In a blog post from a research firm specializing in the financial industry, personal financial management (PFM) tools
“…have the reputation of being for consumers willing to put in the time to manage the minute details in order to receive activity reports to keep them abreast of their financial lives. But with the release of MS Money Plus, that all may be changing. With a capability that allows the user to view [a] change in the form of a widget/gadget without opening MS Money, the usefulness to those consumers who don’t necessarily want/need the full capability MS Money as offered by the desktop application could be a draw for a large customer base.”
My take: I don’t doubt that MS Money’s enhancement improves the usefulness of the tool. But: 1) By itself, I don’t see it drawing many new consumers to the ranks of PFM users, and 2) Growth in PFM usage is happening for other — and more important — reasons.
People have a few reasons for not using PFM tools: 1) Managing their financial life isn’t that complex to require a tool; 2) Managing their financial life isn’t important enough to them to use a PFM tool; and 3) While their financial life may be complex and important enough, it’s too much work to use a PFM tool.
I have a hard time seeing how a widget or gadget overcomes any of these reasons. Analogy: Most of us use less than 1/2 of the features available in MS Word. We don’t not use it because it’s too full-featured.
On the other hand, PFM usage is going to grow — in a big way — regardless of what MS does with Money. There are three primary drivers of this growth:
- The Internet helps to take a lot of the manual labor out of the process.
- Gen Yers are move involved with and educated about their financial lives than Boomers (or Seniors, I’d bet) were at the age.
- PFM tools are beginning to help consumers make decisions, and not just track transactions and get alerts to changes.
The result: The Jwaalas, Geezeos, Mints, and Wesabes will see a lot of interest in — and use of — their PFM tools in the next few years. As for MS Money and Quicken, I’m reminded of the line from Monty Python and The Holy Grail: “I’m not dead yet.” I have a lot of respect for the people from those firms, and wouldn’t count them out.
It seems to me, though, that some PFM providers don’t grasp the importance of the third growth driver. Answering the question “what happened?” isn’t as helpful as answering “what should I do?”
And then there are PFM providers who do get the last point, but miss — or wish away — the fact that the advice provided must be objective advice. If there is one thing that consumers are really good at, it’s sniffing out conflicts of interest.
So who’s going to win the battle for future PFM users? Whoever provides the easiest-to-use tool with the broadest, most active community that delivers the highest-quality, objective advice.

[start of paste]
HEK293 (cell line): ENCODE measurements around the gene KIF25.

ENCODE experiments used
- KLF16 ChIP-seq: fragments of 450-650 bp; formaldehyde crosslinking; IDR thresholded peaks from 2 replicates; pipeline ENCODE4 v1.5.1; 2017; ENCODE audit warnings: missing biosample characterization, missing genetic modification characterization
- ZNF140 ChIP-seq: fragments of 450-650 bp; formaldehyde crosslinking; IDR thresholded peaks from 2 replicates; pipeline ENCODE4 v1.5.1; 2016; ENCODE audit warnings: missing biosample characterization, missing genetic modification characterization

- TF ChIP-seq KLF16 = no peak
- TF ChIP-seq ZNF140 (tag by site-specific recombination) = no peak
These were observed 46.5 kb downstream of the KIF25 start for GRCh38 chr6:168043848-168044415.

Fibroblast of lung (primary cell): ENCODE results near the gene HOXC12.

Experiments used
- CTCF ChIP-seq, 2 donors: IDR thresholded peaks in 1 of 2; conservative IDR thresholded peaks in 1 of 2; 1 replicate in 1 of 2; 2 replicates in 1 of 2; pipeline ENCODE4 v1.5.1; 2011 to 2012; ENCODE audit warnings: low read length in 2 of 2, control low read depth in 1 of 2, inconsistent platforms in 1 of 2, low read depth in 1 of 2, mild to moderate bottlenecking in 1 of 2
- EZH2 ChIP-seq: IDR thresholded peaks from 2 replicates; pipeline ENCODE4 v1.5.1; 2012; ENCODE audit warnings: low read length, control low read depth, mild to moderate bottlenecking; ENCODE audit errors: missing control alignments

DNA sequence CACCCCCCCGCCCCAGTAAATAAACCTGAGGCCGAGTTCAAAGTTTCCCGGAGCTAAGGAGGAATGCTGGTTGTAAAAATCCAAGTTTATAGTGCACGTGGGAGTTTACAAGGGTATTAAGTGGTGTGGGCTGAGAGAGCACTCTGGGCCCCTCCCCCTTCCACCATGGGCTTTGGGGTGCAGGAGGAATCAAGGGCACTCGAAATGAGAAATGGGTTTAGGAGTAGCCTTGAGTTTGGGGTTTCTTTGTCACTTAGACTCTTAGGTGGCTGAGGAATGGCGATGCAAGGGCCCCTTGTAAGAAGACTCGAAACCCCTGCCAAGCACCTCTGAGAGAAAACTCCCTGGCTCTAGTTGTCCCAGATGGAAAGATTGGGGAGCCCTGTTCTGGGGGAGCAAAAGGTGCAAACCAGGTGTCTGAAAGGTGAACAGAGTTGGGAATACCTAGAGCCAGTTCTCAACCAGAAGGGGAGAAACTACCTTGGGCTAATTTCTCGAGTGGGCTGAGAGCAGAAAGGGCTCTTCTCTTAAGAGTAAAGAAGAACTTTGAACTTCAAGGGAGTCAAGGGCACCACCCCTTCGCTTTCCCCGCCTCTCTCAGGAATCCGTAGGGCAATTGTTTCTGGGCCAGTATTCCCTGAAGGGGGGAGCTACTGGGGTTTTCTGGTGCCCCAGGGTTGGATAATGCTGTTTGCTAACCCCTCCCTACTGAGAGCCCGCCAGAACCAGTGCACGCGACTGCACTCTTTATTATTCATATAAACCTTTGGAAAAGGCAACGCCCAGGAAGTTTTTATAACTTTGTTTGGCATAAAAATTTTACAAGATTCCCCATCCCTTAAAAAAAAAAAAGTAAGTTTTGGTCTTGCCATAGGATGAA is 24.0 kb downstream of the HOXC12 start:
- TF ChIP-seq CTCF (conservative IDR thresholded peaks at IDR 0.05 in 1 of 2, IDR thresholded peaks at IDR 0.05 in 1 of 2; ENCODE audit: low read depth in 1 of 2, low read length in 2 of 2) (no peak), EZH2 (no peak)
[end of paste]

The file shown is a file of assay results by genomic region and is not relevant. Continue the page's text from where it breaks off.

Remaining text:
This will force the PFM providers to make some tough decisions about their business model and marketing strategy. What does the future hold?
1. Privacy/security will be a cost of entry — not a differentiator. The emerging PFM providers would be foolish to differentiate themselves on their privacy/security policies and approaches. They’re in a period of category building — and any privacy/security violation and PR issue hurts everyone, not just the provider affected (for an analogy, see my Coke/Pepsi post).
2. Community composition will emerge as a differentiating factor. Do I really care how a bunch of 23-year olds spend their money or how they save and invest? Maybe not (Ok, NO). Today, in the name of privacy/security, at least one of the PFM providers doesn’t look at the demographics of its community members (disclosure: I don’t know what the policies are of all the providers mentioned here). In the future, however, PFM providers may need to offer more information about the community’s profile, both to lure new users and develop third-party partnerships.
3. One or more PFM providers will try to be an infrastructure play. Wesabe has said that it doesn’t disintermediate financial institutions. It’s absolutely right. What it does do, however, is fill a value void — it provides value to bank customers that few, if any, banks provide today. Why haven’t banks built what Wesabe has? a) They’ve been stuck in the old-world thinking of what PFM is (i.e., tracking vs. advice); b) They’ve haven’t figured out how to make money with it; and c) they think it would cause customers to switch.
As competition for PFM users heats up, someone (I have no idea who) will try a white-label approach and become FIs’ own-branded PFM tool. Sound like a bad idea for the banks to do this? No way. Even smaller banks have hundreds of thousands of customers who make for a ready-made community. And since the advice PFM tools provide go beyond simply “get a higher rate over here,” it’s still a smart way to fill the money management advice gap that exists today.
There’s no question that there is a very visible segment of highly rate-sensitive consumers out there who will move their money for the slightest increase. But there’s also a huge group who won’t — and who will not give up the objective advice that they would be getting by jumping to another institution that doesn’t provide objective advice.
All of this may play out very differently. But I’m willing to bet that the winner(s) won’t be determined by who offers the most widgets, gidgets, and gadgets.